Sliding outlet covers slide into and out of place, to allow adults access to outlets as needed.
Power strip covers give adults the ability to cover up their power strips while it’s in use.
Window Blinds and Cords
The problem: The Journal of American Medical Association (JAMA) estimates that a child is strangled in window cord blinds every two weeks, and most of these children are three years old or younger. The solutions mentioned below vary in price, each having their own pros and cons. Parents should explore the options (including the advantages and disadvantages of each) before deciding which is right for them.
Cut the ends of the cords, so they are no longer looped.
Tie up the cords, so they cannot be reached from the floor.
Cordless blinds are excellent, especially for homeowners who can afford all new window treatments.
Blind cord windups allow homeowners to wind up their blind cords in a device that keeps the cord neatly out of reach.
Cutting the cords reduces the risk, but does not eliminate the possibility of strangulation. Tying up cords can be effective if the cords stay tied, but cords can get loose and begin to dangle. Using blind cord windups is typically more effective.
Stairs and Floor Vents
The problem: Stairs are an obvious hazard for children of all ages. Children who are too young to traverse the stairs must be kept away from stair cases. Older children who are just learning must be taught safe strategies for going up and down stairs independently.
Floor vents are also a problem because they can be sharp and metal. Very old floor vents also have bigger holes where children can throw down toys or even get their fingers caught.
Install baby gates to prevent toddlers from accessing stair cases.
Teach older toddlers how to scoot down stairs on their bottoms, to prevent them from falling when moving up and down stairs independently.
Have talks about stair safety with children who are old enough to understand that stairs must be walked safely and isn’t a place to play.
Practice going up and down stairs while holding the railing.
Model appropriate stair use, by taking stairs one at a time while holding the railing.
Arrange pieces of furniture to block children from accessing these vents.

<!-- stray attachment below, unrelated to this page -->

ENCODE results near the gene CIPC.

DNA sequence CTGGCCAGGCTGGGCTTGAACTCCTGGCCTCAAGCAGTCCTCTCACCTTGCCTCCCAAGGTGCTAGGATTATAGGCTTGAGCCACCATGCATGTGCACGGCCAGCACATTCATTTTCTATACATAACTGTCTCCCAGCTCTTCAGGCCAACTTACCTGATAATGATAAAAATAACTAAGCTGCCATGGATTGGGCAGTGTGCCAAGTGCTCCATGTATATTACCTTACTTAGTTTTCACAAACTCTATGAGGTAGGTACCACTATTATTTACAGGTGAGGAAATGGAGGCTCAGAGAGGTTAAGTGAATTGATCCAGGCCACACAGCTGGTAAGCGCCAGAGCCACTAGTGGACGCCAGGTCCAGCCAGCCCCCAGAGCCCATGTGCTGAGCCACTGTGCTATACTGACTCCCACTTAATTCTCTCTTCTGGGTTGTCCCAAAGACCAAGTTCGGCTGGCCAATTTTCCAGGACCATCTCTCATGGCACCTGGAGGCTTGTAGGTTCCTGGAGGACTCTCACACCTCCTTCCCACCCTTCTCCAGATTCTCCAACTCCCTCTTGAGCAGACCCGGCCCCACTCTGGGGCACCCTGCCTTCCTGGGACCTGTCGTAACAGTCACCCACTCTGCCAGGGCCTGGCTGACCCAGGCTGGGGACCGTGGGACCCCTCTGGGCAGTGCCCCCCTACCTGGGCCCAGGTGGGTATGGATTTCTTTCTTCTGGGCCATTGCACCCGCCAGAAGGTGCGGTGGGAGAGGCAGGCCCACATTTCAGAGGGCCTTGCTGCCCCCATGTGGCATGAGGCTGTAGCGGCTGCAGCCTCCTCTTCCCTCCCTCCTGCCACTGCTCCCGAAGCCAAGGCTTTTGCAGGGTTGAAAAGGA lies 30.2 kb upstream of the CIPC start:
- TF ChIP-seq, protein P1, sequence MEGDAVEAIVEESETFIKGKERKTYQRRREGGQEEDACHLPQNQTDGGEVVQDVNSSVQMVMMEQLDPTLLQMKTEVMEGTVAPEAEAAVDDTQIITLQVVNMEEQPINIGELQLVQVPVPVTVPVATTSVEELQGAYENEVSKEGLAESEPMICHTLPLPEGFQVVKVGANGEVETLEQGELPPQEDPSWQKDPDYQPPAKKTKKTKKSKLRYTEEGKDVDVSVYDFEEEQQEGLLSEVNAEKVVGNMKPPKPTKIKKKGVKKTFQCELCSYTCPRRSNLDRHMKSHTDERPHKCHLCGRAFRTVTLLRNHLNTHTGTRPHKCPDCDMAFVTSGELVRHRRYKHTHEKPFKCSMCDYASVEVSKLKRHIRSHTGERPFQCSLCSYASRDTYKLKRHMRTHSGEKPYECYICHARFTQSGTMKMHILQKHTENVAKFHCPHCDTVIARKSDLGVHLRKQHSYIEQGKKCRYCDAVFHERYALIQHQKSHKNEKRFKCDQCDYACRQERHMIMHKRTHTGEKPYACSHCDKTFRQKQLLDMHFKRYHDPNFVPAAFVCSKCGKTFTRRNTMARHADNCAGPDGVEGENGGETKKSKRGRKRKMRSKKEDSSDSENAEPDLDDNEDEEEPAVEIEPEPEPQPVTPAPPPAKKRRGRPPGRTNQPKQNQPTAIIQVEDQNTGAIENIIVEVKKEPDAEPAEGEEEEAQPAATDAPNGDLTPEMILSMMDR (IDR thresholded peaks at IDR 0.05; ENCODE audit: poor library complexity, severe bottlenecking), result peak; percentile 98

Replace metal or old fashioned vents with plastic vents to prevent children from cutting themselves.
When moving furniture to block vents, be careful not to cover vents entirely. Covering floor vents can make rooms cold and may even prevent your furnace and air conditioner from working properly.
Heavy Furniture and Decor
The problem: Children can easily try to climb and pull heavy furniture and large decor down on top of themselves. This problem goes beyond the commonly thought of dresser and TV stand and extends to docirative items such as sculptures, big mirrors and other things that aren’t secured to the wall.
Move large pieces to make them inaccessible.
Secure large pieces, such as TV’s, using straps or wall mounts
Strap heavy or bulky items to the wall with earthquake or baby proofing straps.
While you’re strapping things and moving them to inaccessible spaces, take the time to check your walls, baseboards, the condition of your windowsills and so on. Look for peeling paint, loose baseboards, peeling caulk and other maintenance problems that could cause accidents. Make small home improvements as you go, or start a list of home improvements to make when you’re finished with the rest of your baby proofing.
The problem: Many everyday items like clutter, pet food, litter box material, purses and bags are all interesting to young toddlers. Walking around your house, you may see a variety of hazards like stray scissors, toys for older children, puzzle pieces, pens, markers and little coins. Guests who visit may unknowingly bring hazardous items with them such as medications, hair pins and sewing needles.